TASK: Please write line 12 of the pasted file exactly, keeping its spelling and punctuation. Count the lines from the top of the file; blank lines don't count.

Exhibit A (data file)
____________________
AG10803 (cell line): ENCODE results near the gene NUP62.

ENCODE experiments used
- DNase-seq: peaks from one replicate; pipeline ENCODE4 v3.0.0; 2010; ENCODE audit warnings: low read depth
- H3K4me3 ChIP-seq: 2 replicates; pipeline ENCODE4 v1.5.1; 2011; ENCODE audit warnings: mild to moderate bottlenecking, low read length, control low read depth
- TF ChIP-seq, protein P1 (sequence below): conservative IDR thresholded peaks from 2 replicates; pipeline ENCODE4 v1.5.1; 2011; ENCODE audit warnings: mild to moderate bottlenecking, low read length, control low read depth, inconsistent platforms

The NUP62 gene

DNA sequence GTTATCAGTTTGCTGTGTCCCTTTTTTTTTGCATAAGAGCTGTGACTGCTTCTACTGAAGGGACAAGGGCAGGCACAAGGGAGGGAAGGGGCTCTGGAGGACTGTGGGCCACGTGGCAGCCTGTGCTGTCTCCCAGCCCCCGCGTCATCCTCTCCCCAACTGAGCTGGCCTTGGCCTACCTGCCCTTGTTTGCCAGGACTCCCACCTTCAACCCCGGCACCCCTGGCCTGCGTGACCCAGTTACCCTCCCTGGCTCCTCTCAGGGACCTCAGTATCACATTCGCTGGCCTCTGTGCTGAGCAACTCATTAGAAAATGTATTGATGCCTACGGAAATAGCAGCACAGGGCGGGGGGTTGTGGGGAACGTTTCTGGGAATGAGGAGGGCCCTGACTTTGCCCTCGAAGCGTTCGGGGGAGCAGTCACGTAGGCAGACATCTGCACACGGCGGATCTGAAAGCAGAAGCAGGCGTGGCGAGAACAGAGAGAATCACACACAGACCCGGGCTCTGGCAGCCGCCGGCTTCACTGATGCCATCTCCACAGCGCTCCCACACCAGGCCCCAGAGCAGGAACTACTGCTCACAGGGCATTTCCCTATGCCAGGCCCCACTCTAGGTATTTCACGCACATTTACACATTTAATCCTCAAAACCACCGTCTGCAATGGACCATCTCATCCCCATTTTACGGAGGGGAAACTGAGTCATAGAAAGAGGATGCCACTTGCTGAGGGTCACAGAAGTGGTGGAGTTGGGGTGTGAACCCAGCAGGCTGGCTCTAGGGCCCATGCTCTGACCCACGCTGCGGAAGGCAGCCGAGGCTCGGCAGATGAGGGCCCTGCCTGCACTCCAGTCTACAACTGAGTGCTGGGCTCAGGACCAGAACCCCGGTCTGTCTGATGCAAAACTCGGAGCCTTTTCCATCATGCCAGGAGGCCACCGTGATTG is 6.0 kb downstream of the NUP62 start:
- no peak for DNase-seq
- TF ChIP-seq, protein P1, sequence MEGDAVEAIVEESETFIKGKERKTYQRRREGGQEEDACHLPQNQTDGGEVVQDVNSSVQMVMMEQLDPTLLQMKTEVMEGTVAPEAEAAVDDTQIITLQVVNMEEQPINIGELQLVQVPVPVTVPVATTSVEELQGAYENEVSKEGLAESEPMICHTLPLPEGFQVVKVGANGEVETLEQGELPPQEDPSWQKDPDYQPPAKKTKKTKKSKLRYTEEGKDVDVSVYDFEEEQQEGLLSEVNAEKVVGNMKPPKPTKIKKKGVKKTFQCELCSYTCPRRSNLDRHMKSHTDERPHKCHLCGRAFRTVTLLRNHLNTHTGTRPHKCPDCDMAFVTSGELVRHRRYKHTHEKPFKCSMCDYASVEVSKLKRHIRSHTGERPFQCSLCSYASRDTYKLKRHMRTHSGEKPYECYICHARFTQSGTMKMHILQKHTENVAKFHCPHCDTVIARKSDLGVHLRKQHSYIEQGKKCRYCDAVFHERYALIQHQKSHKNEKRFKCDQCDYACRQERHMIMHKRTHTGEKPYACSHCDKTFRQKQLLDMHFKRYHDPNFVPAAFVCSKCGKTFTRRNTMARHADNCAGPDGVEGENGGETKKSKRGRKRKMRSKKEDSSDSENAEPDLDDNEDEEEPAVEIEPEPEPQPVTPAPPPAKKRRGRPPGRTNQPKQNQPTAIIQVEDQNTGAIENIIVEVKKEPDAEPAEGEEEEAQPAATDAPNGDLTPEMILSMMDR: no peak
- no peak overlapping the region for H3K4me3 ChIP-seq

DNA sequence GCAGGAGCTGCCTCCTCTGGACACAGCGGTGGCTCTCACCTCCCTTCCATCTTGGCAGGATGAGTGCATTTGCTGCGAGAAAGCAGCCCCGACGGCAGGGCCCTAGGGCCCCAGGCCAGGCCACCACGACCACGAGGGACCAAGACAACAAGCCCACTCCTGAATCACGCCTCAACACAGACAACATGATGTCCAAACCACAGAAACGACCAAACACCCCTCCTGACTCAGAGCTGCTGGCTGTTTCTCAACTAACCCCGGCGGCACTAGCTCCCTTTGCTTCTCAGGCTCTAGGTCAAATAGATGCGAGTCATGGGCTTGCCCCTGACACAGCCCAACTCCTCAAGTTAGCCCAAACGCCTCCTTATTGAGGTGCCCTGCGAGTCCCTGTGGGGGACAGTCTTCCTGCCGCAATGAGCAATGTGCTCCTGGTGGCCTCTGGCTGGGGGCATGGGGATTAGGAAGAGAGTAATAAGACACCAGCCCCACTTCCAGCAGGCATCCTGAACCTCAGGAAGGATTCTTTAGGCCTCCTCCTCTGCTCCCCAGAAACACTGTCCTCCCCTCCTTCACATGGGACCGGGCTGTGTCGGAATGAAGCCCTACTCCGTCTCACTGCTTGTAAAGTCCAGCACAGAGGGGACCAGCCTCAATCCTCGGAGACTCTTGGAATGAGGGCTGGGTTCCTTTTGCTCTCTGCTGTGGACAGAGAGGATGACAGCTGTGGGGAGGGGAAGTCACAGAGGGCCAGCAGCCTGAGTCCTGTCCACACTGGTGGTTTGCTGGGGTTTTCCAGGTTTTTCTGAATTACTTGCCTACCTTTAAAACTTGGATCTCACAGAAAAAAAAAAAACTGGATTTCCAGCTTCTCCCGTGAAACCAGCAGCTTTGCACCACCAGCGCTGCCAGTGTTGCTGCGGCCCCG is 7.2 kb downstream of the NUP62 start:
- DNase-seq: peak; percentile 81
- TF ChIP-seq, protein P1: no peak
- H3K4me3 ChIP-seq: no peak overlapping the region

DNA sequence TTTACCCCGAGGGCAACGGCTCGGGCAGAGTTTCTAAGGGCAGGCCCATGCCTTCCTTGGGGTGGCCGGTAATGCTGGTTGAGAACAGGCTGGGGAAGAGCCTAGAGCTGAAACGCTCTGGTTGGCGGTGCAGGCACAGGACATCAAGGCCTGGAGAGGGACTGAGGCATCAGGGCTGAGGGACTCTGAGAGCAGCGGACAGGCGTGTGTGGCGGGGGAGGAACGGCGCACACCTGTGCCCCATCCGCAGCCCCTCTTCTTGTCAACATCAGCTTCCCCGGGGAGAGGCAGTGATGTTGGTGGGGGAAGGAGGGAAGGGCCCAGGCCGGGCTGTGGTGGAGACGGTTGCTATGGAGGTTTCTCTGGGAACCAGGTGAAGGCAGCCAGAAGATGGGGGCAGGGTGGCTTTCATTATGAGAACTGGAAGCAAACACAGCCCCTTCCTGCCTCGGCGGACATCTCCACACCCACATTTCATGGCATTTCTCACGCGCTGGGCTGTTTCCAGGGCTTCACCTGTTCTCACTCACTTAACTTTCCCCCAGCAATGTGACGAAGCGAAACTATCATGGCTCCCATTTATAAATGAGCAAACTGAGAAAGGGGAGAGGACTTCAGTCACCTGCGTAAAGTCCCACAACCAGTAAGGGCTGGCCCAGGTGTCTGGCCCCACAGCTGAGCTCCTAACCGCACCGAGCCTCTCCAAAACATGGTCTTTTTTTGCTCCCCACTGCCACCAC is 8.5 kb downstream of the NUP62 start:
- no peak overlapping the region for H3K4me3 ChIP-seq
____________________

- DNase-seq: peak; percentile 81